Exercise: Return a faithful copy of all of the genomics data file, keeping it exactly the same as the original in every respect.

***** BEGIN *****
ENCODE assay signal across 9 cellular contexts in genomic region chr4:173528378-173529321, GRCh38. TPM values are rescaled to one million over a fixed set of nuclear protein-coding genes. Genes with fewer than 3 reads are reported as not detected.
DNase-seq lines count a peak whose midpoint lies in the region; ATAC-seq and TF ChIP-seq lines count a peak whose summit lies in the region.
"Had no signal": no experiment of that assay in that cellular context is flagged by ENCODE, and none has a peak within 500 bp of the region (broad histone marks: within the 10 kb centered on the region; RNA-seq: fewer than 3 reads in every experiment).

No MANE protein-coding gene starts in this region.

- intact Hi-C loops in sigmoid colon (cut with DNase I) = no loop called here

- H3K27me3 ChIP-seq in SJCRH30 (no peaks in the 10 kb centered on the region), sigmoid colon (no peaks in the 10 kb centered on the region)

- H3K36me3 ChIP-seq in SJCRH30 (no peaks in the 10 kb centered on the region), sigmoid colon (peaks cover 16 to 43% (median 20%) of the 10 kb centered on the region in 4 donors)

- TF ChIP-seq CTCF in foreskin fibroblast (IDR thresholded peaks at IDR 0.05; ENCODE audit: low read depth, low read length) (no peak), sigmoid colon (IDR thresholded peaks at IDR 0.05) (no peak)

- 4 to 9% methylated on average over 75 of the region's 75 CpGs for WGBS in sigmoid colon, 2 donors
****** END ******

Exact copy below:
ENCODE assay signal across 9 cellular contexts in genomic region chr4:173528378-173529321, GRCh38. TPM values are rescaled to one million over a fixed set of nuclear protein-coding genes. Genes with fewer than 3 reads are reported as not detected.
DNase-seq lines count a peak whose midpoint lies in the region; ATAC-seq and TF ChIP-seq lines count a peak whose summit lies in the region.
"Had no signal": no experiment of that assay in that cellular context is flagged by ENCODE, and none has a peak within 500 bp of the region (broad histone marks: within the 10 kb centered on the region; RNA-seq: fewer than 3 reads in every experiment).

No MANE protein-coding gene starts in this region.

- intact Hi-C loops in sigmoid colon (cut with DNase I) = no loop called here

- H3K27me3 ChIP-seq in SJCRH30 (no peaks in the 10 kb centered on the region), sigmoid colon (no peaks in the 10 kb centered on the region)

- H3K36me3 ChIP-seq in SJCRH30 (no peaks in the 10 kb centered on the region), sigmoid colon (peaks cover 16 to 43% (median 20%) of the 10 kb centered on the region in 4 donors)

- TF ChIP-seq CTCF in foreskin fibroblast (IDR thresholded peaks at IDR 0.05; ENCODE audit: low read depth, low read length) (no peak), sigmoid colon (IDR thresholded peaks at IDR 0.05) (no peak)

- 4 to 9% methylated on average over 75 of the region's 75 CpGs for WGBS in sigmoid colon, 2 donors